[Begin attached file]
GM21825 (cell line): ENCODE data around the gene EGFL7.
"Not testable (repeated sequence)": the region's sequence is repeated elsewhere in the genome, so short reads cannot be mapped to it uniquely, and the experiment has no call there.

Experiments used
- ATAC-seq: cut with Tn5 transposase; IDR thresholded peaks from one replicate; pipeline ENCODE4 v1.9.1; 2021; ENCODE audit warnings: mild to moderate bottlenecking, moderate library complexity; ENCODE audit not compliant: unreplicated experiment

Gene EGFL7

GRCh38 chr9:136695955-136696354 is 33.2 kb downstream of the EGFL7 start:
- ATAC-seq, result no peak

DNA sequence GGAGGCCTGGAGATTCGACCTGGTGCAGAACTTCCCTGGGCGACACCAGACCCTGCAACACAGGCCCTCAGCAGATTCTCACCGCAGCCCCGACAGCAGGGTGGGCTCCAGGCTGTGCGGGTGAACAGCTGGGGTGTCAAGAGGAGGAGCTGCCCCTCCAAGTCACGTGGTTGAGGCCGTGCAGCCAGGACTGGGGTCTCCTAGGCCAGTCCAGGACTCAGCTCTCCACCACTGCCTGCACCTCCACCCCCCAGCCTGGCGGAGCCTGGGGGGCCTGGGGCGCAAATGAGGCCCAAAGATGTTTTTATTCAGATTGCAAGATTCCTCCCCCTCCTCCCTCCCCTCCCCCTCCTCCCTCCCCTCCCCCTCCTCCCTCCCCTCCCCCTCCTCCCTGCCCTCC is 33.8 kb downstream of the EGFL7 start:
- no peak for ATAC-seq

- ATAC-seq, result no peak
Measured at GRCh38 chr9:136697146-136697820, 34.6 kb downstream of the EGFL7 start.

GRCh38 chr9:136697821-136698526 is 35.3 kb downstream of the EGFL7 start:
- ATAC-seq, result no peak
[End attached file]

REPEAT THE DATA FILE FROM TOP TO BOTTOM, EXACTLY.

GM21825 (cell line): ENCODE data around the gene EGFL7.
"Not testable (repeated sequence)": the region's sequence is repeated elsewhere in the genome, so short reads cannot be mapped to it uniquely, and the experiment has no call there.

Experiments used
- ATAC-seq: cut with Tn5 transposase; IDR thresholded peaks from one replicate; pipeline ENCODE4 v1.9.1; 2021; ENCODE audit warnings: mild to moderate bottlenecking, moderate library complexity; ENCODE audit not compliant: unreplicated experiment

Gene EGFL7

GRCh38 chr9:136695955-136696354 is 33.2 kb downstream of the EGFL7 start:
- ATAC-seq, result no peak

DNA sequence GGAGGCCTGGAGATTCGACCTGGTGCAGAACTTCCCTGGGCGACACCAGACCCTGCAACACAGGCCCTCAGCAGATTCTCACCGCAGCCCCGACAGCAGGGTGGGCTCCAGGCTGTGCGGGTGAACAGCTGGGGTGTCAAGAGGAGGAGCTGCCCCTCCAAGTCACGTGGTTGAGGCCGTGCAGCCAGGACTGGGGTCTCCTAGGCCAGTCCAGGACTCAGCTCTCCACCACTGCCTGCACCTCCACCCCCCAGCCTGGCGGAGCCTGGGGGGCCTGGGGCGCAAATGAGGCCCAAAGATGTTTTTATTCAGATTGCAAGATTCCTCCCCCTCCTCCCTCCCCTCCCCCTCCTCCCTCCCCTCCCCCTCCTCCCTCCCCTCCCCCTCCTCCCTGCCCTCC is 33.8 kb downstream of the EGFL7 start:
- no peak for ATAC-seq

- ATAC-seq, result no peak
Measured at GRCh38 chr9:136697146-136697820, 34.6 kb downstream of the EGFL7 start.

GRCh38 chr9:136697821-136698526 is 35.3 kb downstream of the EGFL7 start:
- ATAC-seq, result no peak